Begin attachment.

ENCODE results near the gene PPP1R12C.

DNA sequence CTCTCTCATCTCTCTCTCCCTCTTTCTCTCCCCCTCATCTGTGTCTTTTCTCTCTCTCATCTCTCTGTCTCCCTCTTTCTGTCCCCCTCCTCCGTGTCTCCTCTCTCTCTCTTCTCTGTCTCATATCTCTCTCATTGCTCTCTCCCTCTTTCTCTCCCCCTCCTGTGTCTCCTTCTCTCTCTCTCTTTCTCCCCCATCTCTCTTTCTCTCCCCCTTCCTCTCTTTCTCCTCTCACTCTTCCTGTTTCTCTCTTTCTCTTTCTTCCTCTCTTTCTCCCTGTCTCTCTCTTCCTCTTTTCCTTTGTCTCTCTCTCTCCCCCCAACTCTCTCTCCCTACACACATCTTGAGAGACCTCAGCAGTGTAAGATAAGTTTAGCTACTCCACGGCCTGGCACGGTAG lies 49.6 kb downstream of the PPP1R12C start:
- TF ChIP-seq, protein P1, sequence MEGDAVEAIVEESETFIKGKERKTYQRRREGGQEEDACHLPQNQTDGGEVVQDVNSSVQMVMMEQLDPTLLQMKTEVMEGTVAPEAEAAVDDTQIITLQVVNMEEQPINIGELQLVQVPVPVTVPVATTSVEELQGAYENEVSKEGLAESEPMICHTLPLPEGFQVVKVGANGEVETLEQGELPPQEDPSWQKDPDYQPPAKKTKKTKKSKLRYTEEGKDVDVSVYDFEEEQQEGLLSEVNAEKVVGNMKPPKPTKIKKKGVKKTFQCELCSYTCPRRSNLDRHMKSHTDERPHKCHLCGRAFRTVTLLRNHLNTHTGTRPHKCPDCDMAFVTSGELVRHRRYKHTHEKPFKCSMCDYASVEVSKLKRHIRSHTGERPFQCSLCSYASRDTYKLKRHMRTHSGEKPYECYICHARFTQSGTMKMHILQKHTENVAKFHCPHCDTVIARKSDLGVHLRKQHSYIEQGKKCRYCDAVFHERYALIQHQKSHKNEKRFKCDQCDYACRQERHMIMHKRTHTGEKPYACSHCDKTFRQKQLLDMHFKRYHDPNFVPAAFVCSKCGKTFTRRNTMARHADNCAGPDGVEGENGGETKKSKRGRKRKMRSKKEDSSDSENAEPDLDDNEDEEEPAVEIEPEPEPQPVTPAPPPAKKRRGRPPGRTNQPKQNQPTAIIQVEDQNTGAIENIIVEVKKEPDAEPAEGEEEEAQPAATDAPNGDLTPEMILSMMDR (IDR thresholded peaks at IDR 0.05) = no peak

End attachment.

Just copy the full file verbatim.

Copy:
ENCODE results near the gene PPP1R12C.

DNA sequence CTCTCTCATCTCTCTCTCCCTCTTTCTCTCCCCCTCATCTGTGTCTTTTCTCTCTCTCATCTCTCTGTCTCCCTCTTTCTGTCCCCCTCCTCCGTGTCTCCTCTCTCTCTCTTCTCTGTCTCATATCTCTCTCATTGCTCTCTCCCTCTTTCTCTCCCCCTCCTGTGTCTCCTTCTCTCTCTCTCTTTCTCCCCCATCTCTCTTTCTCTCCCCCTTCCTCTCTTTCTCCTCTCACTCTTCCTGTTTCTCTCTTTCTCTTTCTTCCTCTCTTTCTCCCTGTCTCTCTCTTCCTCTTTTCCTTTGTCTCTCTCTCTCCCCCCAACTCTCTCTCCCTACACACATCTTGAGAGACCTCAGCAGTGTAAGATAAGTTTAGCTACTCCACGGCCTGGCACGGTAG lies 49.6 kb downstream of the PPP1R12C start:
- TF ChIP-seq, protein P1, sequence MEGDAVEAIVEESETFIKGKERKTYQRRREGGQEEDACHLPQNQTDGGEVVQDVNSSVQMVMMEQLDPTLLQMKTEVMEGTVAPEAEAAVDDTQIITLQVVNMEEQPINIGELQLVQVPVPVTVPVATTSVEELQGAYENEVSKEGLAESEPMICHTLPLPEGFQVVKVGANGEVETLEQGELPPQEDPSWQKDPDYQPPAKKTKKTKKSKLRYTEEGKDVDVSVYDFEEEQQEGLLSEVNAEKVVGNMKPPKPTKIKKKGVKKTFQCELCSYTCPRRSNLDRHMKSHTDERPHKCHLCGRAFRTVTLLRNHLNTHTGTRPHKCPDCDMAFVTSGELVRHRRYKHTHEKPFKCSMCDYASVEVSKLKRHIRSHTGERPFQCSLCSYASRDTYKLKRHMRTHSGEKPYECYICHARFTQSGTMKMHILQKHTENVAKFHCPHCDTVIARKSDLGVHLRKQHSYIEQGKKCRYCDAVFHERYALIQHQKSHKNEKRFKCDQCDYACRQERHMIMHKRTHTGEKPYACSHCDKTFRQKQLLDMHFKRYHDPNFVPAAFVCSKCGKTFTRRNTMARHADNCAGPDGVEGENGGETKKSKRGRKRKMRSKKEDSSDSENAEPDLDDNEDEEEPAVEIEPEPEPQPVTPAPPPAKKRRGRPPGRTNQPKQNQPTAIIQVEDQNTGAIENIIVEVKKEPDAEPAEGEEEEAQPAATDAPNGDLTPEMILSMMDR (IDR thresholded peaks at IDR 0.05) = no peak